I had to buy myself some new bookshelves. Actually, I spent yesterday’s evening putting together three bookcases, because I’m running out of space. Quickly.
I’d love to read all the books I’ve collected so far. More so, as they’re just keep coming! Just last week I’ve received my own copy of Gray’s Anatomy – always wanted to have that on my shelf; actually, it’s quite helpful if English isn’t your native language and you’re preparing to go to the doctor’s office and explain what’s wrong with you, exactly. And I keep using the engravings as drawings’ references.
I’ve treated myself with 2011 leatherbound Barnes&Noble edition in adorable dark-blue covers, with even more adorable picture of human heart just in the middle. The heart is coated with gloss varnish and looks quite ornamental. And I’m a sucker for the covers that resemble the medieval leather covers, decorated with brass or bronze stamps and golden foil. (I need to remember to tell you some fun stories about bookbinding in centuries past. I happen to know a couple of them.)
Over thousand of pages of very thin, old-school paper, almost tissue-thin still makes this a thick, heavy volume, and looks very imposing on the shelf. Makes me remember all the years of my childhood, when I was reading books about medicine, desiring to know everything about human body, and never-ever wanting to become a doctor, because touching other people is icky. It was probably a good idea to forgo a career in medicine and pursue my librarianship dreams. I’d be worse than House, M.D.
Anyway, if you’d like to have a copy for yourself, I can really recommend this edition. Looks pretty, all of the engravings are there, and you can feel better for having in your possession one of the most iconic scientific books. Then just go and buy The Feynman Lectures on Physics, and you’re settled for life.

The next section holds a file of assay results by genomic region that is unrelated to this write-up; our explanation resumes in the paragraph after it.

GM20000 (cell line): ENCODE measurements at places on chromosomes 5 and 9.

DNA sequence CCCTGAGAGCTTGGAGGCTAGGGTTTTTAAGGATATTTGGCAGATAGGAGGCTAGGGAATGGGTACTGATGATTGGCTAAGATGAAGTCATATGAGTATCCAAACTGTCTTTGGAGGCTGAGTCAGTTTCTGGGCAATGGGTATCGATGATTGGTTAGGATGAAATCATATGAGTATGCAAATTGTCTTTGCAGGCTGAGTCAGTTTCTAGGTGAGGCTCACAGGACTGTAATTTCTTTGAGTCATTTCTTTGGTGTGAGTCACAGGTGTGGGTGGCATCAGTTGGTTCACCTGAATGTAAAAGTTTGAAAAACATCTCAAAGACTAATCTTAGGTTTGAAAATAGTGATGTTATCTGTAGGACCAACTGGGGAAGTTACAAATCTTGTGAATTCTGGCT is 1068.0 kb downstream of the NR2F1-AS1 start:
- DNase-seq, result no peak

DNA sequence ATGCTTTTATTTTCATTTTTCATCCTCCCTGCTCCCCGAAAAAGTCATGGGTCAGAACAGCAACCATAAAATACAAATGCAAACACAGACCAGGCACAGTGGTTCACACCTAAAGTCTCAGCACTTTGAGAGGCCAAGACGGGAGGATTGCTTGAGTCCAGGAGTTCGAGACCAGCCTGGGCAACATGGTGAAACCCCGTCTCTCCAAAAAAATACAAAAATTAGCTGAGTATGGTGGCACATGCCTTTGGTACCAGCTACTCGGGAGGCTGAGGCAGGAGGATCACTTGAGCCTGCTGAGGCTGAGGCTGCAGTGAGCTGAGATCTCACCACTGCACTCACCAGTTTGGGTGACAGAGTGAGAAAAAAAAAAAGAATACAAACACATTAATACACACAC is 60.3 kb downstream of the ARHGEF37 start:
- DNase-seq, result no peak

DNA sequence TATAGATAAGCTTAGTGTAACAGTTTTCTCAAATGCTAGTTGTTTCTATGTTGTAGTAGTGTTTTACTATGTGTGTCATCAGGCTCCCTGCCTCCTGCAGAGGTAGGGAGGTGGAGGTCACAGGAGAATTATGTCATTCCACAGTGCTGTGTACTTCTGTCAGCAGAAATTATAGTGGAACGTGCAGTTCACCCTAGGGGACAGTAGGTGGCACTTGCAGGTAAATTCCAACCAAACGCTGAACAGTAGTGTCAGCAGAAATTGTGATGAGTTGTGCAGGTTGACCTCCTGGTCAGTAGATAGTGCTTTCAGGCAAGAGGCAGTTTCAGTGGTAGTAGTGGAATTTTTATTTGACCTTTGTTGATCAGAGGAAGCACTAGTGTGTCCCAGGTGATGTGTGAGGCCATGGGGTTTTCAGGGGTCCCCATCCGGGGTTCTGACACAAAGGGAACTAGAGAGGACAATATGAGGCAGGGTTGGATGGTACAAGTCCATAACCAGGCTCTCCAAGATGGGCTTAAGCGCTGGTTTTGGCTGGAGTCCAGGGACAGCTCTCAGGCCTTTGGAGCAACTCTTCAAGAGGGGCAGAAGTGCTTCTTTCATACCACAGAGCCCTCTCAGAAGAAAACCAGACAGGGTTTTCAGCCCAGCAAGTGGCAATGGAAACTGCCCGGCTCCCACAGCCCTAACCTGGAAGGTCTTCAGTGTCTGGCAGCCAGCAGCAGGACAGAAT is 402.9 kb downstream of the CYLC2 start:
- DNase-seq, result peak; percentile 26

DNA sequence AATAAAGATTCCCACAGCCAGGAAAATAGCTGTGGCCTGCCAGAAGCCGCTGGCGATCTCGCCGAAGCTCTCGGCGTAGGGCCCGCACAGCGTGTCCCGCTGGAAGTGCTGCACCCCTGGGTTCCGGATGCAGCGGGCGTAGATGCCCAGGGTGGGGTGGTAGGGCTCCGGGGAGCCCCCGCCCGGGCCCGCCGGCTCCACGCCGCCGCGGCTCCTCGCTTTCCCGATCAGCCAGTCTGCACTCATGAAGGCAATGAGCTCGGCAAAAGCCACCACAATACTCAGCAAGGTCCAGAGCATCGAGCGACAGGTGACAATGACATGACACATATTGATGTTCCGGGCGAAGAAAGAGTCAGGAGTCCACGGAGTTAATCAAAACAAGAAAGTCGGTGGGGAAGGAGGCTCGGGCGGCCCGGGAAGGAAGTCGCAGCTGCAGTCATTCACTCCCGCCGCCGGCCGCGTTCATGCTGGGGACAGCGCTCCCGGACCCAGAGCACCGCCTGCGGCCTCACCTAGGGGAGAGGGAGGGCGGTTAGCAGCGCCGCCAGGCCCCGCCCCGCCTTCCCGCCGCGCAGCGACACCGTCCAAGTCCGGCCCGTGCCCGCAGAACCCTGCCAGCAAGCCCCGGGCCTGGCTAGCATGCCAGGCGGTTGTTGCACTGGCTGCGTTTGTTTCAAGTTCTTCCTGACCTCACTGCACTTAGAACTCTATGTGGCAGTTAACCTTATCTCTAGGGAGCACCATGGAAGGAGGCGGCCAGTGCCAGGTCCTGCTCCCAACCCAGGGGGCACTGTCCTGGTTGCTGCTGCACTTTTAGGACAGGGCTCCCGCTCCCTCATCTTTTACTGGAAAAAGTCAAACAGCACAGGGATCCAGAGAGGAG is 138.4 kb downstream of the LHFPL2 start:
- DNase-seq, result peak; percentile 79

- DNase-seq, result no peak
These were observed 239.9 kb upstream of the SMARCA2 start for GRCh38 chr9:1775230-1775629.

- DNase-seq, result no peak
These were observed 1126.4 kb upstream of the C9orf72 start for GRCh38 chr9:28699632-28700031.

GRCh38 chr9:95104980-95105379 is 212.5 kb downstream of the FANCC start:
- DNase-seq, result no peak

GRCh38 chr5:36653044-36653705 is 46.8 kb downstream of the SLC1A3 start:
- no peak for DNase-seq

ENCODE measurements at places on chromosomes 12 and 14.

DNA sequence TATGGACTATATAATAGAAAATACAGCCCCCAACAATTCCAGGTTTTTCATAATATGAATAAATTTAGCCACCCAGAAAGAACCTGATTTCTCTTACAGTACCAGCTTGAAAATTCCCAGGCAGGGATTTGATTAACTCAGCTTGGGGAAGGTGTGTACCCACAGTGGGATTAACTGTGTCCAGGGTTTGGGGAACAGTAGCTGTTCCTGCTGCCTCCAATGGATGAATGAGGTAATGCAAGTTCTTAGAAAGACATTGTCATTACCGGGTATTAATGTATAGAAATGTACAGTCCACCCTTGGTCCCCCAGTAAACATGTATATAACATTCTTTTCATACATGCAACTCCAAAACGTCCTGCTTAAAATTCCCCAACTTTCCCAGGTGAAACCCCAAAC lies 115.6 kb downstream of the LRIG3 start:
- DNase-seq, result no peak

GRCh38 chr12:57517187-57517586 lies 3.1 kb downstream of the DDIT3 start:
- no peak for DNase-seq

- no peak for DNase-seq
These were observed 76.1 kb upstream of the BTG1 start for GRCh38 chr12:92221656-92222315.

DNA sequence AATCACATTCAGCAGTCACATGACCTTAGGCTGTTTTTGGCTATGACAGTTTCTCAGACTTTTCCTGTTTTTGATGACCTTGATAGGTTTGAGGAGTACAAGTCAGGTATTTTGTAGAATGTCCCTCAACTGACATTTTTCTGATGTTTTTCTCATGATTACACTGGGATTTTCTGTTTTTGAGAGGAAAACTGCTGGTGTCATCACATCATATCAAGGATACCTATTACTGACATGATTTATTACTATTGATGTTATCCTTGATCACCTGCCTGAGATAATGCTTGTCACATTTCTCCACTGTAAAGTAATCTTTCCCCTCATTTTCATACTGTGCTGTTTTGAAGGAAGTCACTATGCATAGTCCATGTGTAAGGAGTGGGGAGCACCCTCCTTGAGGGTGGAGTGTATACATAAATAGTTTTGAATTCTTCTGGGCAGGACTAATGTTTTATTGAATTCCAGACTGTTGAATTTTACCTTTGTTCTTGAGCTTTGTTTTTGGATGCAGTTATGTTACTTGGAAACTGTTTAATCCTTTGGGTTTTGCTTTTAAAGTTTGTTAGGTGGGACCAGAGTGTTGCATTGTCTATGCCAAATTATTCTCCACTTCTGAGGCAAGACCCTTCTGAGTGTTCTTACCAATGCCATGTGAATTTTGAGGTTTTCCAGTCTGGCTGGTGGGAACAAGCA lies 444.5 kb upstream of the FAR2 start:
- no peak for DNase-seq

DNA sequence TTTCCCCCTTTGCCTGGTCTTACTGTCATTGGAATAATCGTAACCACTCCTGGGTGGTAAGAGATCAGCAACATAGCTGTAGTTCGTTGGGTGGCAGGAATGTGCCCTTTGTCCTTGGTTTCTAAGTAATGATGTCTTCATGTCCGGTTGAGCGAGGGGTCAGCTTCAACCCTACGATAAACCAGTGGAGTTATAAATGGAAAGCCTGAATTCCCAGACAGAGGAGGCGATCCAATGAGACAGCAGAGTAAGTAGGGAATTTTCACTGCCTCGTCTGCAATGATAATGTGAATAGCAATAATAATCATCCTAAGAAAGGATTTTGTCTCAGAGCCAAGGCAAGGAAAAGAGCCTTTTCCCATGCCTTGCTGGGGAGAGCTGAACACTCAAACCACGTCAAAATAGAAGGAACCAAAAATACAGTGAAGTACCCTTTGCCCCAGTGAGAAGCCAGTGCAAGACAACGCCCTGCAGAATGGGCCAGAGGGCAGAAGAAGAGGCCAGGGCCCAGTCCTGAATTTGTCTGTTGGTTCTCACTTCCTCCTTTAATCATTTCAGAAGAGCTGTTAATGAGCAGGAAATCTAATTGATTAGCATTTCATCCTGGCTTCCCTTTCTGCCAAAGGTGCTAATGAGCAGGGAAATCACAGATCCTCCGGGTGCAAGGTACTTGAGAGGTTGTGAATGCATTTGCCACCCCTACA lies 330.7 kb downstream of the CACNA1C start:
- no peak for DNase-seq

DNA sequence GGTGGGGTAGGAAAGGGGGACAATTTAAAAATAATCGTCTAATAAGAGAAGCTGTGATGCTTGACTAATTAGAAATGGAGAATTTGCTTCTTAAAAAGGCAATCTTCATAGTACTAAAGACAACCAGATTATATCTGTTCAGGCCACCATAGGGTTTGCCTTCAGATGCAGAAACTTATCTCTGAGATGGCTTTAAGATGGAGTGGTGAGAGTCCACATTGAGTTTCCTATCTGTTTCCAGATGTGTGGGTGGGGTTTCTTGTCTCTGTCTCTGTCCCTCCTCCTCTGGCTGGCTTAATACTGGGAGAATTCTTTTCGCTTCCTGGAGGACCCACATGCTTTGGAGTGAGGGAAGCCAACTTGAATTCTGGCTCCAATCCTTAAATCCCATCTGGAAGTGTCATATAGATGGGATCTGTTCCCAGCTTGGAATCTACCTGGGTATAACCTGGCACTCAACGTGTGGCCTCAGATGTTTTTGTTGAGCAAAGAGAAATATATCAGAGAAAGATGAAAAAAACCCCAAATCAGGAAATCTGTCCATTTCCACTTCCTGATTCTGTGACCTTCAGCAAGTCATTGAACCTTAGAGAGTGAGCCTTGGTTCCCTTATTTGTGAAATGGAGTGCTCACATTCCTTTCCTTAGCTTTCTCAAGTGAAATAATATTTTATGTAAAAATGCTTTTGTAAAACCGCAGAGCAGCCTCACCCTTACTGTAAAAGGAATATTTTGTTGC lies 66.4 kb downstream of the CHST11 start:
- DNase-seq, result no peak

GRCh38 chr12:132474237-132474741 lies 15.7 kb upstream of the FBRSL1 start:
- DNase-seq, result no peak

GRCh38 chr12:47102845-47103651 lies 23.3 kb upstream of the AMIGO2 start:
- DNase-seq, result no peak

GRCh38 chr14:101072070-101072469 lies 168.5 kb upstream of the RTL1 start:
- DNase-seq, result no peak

I’ve also started reading A Brief History of the Spy: Modern Spying from the Cold War to the War on Terror by Paul Simpson (because, you know, I’m writing a steampunk espionage novel, and reading helps me with not-writing), and so far I find it more dull than entertaining. Although I’m promised by the cover that there will be some good stories of individual spies from multiple countries; sadly, I’m falling asleep every four or five pages (I’m usually reading it in bed), so it will take a week or so. I really hope for inspiring, quality content – I got stuck in the middle of my novel’s plot and struggle to move it forward; anyone has some good advice for overcoming the writer’s block? I could really use one.
I’m going pretty well with my own Terry Pratchett challenge – I want to reread all of the books before reading The Shepherd’s Crown, and before finally saying goodbye to one of my favourite authors. I’m going to miss Discworld so much! Maybe the senso of loss will actually motivate me to finish an old fanfiction of mine, about superheroes in Ankh-Morpork. Vimes doesn’t like them, that much I can tell you.
For some reason I picked up The Brothers Karamazov by Dostoyevsky; I’m listening to it while working and somehow it makes me feel at peace. Those great Russian novels always have this effect on me; I guess there’s something peaceful in the style of narration. I’ll share some more thought on that next week, as I still have 26 hours of audiobook before me. Should be done with this by Wednesday (one more novel form the list of 1001 books to read!)
Ah, how do I love those great novels, the greatest books of all the time! I could read the books by Old Masters all my life, broaden my mind and soul…!
…Anybody cares to recommend me some good Harry Potter fanfiction?